"DReaM-MMI is the mechanism for clients to negotiate with a networked licensing service for rights (including keys) for content, while DReaM-CAS assumes a network connection and network delivery model by the nature of its focus on MPEG-2 TS delivery systems."

DReaM-MMI is the technology focusing on stored content of all types. Network connections are not required to assert rights already negotiated and stored, but a network connection is needed when new rights are negotiated. The specifications for both types of systems are available now (DReaM-CAS and DReaM-MMI) as is the source code for a prototype DReaM-CAS system. Source code for MMI is targeted for release later this month. Surely MMI must overlap with the intellectual property in Content- Guard’s Rights Expression Language if it can store persistent content rights?

"We don't do this using a Rights Expression Language, but a protocol that stores the rights conversation that is had with the server. The trouble with Right Expression Languages is that they are tied to the network identity of a particular device. You buy something, get a license and decryption keys, delivery it to a device and you’re done.

"But what about a situation where you are watching the content in a QCIF file (176 x 144 pixels) on a phone and want to switch to watching it on a High Definition TV, that switch needs to be made at the server level and if needs to know that it is you making the request.

"You might use Blutooth or Infra Red from your mobile to demonstrate that you are present in the same room as a particular TV and use this proof of proximity to send a higher definition version of the content to the TV screen. Of course the TV will also have to have a trusted identity and be somehow associated with the individual."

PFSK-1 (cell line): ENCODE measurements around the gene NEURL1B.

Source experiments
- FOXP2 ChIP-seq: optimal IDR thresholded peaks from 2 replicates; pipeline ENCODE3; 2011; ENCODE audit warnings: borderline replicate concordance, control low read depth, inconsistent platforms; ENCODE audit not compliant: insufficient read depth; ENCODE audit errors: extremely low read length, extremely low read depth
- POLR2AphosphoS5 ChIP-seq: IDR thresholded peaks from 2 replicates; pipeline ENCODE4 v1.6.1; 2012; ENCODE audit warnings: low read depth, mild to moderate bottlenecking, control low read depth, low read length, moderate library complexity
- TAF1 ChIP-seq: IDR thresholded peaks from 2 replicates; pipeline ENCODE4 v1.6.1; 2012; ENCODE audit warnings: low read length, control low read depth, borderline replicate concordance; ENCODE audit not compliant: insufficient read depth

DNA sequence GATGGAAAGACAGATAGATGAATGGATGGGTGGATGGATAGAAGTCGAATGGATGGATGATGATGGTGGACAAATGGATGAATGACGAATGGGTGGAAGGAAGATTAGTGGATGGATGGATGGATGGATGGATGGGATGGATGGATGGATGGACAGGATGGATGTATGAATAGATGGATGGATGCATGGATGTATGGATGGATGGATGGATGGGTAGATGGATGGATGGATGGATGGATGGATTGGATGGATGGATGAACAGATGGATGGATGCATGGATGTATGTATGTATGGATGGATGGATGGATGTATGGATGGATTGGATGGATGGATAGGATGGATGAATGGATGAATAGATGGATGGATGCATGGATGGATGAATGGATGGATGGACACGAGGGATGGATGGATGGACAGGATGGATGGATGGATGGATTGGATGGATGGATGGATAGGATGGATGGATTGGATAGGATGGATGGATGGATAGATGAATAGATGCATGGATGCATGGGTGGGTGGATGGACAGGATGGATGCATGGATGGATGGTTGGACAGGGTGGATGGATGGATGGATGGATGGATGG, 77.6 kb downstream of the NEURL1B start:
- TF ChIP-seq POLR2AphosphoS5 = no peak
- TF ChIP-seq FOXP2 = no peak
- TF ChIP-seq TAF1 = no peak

For tethered devices DReaM-MMI will negotiate on behalf of a portable client which is not directly attached to the network, rather like the way in which PC held copy of iTunes does this for an iPod. The networked device will know the private key of the portable device and negotiate for content on that device. The version of content it will get will be encrypted only for use on the tethered client device, not for use on the device even that negotiated the license. If that is, for instance, a PC, then if a customer also wants to view it on the PC, he will need a different copy of the content, encrypted for the PC private key.

Both will need a secure execution environment and data paths, and a tamper proof clock, which of course could easily be implemented as a Java download to devices like OCAP set tops.

First talked about in October, DReaM was not supposed to be ready for implementation until the second quarter of 2007, and as such was likely to miss out on being a candidate for mobile handset DRM, but at its current pace of development, the lure of no royalty payouts for protection on handset content is likely to be too tempting for many mobile operators around the world.

Copyright © 2006, Faultline